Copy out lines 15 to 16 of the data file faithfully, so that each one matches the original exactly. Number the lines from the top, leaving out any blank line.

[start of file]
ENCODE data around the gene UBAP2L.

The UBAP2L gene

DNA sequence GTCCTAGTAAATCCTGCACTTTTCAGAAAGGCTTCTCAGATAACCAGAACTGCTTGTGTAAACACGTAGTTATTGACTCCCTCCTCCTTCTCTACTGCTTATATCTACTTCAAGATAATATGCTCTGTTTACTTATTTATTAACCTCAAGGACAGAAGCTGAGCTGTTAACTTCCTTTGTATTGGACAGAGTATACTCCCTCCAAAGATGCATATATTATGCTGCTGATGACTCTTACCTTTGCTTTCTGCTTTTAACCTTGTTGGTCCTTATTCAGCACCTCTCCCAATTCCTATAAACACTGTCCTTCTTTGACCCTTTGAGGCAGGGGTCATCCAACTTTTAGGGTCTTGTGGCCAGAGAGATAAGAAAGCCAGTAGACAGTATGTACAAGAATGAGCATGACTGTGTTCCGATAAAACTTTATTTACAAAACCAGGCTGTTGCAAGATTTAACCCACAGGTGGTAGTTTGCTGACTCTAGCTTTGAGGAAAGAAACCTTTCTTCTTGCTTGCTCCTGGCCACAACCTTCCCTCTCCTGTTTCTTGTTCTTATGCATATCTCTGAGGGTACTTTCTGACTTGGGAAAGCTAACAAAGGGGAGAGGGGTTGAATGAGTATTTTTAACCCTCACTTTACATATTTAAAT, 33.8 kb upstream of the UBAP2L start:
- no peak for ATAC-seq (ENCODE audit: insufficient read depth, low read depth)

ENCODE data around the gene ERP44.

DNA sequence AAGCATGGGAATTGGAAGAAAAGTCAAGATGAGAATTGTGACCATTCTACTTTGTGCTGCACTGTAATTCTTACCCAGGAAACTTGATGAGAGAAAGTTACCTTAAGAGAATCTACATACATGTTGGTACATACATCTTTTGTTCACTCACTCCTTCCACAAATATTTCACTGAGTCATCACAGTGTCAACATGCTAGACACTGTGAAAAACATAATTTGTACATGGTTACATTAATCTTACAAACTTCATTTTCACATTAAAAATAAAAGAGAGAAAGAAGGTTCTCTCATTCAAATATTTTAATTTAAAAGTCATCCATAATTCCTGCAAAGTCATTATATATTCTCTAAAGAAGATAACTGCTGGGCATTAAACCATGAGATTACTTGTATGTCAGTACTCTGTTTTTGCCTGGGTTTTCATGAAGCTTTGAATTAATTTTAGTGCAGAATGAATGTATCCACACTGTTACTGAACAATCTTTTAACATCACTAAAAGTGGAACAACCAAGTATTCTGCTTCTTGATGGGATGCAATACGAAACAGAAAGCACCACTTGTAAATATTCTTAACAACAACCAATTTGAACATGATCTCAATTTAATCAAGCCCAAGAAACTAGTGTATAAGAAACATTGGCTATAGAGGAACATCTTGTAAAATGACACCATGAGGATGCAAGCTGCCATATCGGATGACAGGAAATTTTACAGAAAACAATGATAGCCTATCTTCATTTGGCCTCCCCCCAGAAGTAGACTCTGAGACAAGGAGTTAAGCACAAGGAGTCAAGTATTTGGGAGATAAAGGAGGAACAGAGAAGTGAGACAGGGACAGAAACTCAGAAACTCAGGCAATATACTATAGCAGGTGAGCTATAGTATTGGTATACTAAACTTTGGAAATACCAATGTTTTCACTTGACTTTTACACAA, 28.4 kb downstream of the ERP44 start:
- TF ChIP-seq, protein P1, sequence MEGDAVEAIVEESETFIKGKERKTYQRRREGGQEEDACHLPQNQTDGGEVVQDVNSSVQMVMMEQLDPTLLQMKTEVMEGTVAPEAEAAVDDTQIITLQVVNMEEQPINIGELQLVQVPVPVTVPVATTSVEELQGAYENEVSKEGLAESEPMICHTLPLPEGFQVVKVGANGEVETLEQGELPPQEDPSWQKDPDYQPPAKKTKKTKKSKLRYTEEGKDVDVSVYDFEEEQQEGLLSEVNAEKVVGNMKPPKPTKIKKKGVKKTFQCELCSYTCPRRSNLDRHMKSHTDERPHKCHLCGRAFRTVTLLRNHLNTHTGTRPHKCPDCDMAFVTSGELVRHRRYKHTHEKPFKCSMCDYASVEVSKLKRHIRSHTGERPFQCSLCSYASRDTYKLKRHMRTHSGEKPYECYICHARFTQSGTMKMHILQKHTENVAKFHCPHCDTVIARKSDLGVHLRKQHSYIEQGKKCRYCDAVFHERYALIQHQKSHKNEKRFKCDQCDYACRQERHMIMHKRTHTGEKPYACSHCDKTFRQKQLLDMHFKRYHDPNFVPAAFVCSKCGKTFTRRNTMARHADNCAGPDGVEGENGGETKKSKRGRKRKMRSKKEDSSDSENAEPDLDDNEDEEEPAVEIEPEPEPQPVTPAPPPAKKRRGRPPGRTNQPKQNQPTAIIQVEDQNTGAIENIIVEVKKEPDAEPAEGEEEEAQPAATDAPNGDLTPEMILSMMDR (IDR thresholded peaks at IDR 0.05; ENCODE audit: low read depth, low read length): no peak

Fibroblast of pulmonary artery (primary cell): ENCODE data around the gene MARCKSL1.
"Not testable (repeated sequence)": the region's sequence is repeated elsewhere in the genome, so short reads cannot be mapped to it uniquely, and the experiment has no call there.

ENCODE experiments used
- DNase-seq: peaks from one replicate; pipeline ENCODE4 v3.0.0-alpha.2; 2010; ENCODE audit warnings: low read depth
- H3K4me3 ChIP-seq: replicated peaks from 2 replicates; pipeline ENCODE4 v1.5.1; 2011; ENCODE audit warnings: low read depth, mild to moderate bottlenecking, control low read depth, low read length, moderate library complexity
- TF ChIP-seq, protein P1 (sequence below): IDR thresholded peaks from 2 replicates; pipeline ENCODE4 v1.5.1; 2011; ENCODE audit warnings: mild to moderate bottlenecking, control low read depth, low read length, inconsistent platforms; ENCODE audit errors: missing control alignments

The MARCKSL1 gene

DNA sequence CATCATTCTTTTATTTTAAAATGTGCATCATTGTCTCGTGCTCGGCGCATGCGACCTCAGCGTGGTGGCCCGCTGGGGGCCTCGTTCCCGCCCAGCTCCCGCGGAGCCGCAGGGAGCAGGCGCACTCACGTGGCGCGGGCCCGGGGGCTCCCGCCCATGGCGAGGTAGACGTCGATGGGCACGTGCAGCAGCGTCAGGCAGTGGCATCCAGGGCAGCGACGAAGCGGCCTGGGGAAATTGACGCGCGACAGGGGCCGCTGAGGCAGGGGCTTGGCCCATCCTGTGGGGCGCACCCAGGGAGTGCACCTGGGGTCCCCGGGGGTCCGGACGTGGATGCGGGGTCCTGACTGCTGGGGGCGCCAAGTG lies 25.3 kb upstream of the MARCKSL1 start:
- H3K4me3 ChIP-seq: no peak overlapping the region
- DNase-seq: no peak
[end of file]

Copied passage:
DNA sequence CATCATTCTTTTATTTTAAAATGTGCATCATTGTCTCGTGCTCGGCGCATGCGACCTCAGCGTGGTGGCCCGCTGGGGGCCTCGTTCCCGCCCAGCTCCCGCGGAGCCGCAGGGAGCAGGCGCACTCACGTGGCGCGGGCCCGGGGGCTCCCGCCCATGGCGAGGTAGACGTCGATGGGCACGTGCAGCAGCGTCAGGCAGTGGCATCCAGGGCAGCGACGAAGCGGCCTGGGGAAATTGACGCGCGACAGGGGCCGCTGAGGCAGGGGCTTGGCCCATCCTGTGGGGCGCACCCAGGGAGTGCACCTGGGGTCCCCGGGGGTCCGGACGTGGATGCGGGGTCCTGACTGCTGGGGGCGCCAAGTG lies 25.3 kb upstream of the MARCKSL1 start:
- H3K4me3 ChIP-seq: no peak overlapping the region